The National Coalition Against Domestic Violence (NCADV) encourages Congress, the President and his Administration to reach a clean bipartisan deal to fund the federal government until the end of the fiscal year, which is September 30th, 2019. Last week’s continuing resolution which ended the partial government shutdown only funds the impacted parts of government until February 15th. If Congress and the Administration do not reach a deal by then, the federal government would once again face a partial shutdown.
Says Ruth Glenn, NCADV’s President/CEO, “Advocates must be able to focus on safety for victims and survivors. They should not have to worry about whether they will be able to support survivors or have a means of supporting themselves. The uncertainty of not having a working government and accessing the resources that advocates and survivors rely on, is detrimental to all. Congress, the President and his Administration must act to fund the government and allow advocates and domestic violence programs to continue their life-saving work.”
During the recent 35-day partial government shutdown that ended Friday, January 25th, 2019, the Office on Violence Against Women, the Office for Victims of Crime and the Family Violence Prevention and Services Office remained open and distributed grant funding. However, it is not clear they will be able to do so if there is another partial government shutdown. Because of the uncertainty created by quickly expiring funding bills, some states have withheld the federal funding they usually distribute to subgrantees in their states. The hold on the distribution of these funds caused some domestic violence programs to furlough staff until funding resumed. Furthermore, the shutdown directly harmed victims and survivors who rely on vital economic supports, such as housing vouchers and/or SNAP (food stamps), necessary to rebuild their financial stability. Survivors’ lack of economic stability is also associated with increased intimate partner violence. When 800,000 federal employees were furloughed or working without pay during the partial shutdown, contacts to domestic violence hotlines abruptly increased. Also, victims and survivors may have stayed in an abusive situation longer because they did not know if the services would be available to them. This only increased the threat to their safety and well-being.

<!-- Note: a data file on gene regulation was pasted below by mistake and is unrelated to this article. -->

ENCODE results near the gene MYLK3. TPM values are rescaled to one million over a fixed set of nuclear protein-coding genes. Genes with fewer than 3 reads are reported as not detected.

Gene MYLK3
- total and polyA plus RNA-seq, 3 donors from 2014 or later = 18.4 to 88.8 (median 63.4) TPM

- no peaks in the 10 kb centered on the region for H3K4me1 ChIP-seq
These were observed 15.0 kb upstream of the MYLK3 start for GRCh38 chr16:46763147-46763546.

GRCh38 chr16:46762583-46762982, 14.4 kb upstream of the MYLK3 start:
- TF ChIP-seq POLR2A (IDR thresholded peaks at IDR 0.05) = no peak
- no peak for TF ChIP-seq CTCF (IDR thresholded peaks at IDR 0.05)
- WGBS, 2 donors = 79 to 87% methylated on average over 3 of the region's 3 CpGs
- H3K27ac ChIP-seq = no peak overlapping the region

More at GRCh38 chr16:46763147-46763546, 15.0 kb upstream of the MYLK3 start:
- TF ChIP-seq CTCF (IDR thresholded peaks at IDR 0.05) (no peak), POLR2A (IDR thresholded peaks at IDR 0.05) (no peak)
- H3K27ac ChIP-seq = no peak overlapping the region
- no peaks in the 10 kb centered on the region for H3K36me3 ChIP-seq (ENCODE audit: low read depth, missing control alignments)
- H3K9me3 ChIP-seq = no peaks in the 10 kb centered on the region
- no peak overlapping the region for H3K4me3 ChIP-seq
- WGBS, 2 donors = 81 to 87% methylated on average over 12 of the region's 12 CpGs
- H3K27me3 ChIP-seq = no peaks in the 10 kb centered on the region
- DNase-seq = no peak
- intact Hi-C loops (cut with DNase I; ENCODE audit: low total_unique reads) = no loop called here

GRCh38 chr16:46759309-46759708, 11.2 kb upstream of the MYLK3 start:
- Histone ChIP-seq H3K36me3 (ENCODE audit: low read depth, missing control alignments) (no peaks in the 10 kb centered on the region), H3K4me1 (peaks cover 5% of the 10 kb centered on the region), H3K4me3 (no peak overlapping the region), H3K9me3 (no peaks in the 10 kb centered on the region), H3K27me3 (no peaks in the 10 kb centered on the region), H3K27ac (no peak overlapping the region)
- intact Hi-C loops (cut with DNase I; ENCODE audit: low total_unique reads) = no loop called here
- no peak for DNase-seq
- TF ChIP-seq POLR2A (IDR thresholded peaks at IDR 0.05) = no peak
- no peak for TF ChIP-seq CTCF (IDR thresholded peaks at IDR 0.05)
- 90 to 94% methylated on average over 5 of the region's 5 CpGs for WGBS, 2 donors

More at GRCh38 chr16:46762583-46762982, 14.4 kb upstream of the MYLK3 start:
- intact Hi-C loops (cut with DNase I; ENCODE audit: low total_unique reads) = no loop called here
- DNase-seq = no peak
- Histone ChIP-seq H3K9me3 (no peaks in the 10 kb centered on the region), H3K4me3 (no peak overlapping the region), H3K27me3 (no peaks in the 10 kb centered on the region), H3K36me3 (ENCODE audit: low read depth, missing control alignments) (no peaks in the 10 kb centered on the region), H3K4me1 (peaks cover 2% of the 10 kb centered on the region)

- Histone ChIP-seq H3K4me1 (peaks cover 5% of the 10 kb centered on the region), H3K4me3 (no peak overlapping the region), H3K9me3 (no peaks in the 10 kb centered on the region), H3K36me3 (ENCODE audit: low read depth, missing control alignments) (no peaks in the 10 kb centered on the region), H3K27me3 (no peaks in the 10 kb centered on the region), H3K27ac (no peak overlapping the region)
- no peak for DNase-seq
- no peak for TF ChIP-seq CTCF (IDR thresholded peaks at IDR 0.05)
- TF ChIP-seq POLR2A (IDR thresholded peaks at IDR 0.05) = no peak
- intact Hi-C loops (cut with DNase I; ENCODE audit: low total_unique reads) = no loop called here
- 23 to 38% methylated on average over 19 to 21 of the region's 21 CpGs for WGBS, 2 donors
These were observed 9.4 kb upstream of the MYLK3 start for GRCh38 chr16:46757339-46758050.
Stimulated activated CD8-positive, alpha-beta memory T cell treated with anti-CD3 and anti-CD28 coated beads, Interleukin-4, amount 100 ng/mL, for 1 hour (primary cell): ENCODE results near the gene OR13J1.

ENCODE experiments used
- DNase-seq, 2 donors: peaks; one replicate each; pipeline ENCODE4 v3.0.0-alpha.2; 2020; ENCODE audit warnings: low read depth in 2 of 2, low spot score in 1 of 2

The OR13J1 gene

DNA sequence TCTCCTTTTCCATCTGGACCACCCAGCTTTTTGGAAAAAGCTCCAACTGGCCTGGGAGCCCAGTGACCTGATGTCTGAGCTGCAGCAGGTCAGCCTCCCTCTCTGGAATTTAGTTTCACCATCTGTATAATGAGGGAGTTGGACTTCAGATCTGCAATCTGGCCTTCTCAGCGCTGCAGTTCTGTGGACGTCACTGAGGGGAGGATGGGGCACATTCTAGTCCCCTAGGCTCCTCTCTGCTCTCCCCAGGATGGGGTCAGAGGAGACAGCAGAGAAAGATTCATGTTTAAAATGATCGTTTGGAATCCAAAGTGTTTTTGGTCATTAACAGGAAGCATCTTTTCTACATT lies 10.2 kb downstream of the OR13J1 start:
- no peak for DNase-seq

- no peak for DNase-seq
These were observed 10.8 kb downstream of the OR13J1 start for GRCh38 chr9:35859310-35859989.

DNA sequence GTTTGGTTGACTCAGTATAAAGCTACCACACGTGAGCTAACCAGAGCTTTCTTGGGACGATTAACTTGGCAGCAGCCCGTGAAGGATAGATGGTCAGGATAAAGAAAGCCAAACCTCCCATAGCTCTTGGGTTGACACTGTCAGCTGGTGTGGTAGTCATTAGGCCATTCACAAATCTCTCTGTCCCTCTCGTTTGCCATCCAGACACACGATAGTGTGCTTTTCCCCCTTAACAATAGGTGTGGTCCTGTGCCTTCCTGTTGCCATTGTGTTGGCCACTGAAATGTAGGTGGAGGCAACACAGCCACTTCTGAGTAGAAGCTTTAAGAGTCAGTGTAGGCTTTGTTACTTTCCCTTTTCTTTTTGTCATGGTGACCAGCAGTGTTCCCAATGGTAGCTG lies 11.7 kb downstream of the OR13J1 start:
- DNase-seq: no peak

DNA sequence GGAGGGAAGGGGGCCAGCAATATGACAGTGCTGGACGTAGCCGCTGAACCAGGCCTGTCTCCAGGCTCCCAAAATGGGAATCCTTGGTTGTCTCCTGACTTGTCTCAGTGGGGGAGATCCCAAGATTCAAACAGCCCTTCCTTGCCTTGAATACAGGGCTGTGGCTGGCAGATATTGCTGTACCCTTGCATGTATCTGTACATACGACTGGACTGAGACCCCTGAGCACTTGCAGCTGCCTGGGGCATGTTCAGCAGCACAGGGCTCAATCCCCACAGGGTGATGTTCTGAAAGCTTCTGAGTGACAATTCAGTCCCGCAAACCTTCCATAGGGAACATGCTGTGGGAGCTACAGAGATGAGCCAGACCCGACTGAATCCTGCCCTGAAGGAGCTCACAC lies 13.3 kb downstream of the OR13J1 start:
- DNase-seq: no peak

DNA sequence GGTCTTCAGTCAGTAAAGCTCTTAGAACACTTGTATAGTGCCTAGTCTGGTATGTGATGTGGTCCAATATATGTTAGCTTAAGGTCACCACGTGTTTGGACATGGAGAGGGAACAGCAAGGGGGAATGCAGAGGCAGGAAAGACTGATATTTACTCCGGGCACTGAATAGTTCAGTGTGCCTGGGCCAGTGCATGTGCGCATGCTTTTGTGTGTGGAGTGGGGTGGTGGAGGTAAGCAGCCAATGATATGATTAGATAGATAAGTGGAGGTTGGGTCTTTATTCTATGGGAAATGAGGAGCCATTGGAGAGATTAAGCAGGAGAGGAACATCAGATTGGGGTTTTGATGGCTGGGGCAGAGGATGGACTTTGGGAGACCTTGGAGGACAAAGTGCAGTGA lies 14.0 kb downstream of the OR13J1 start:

The federal budget cannot be held hostage to funding for border or immigration issues. The Appropriations bill is not the forum in which to address immigration and border security.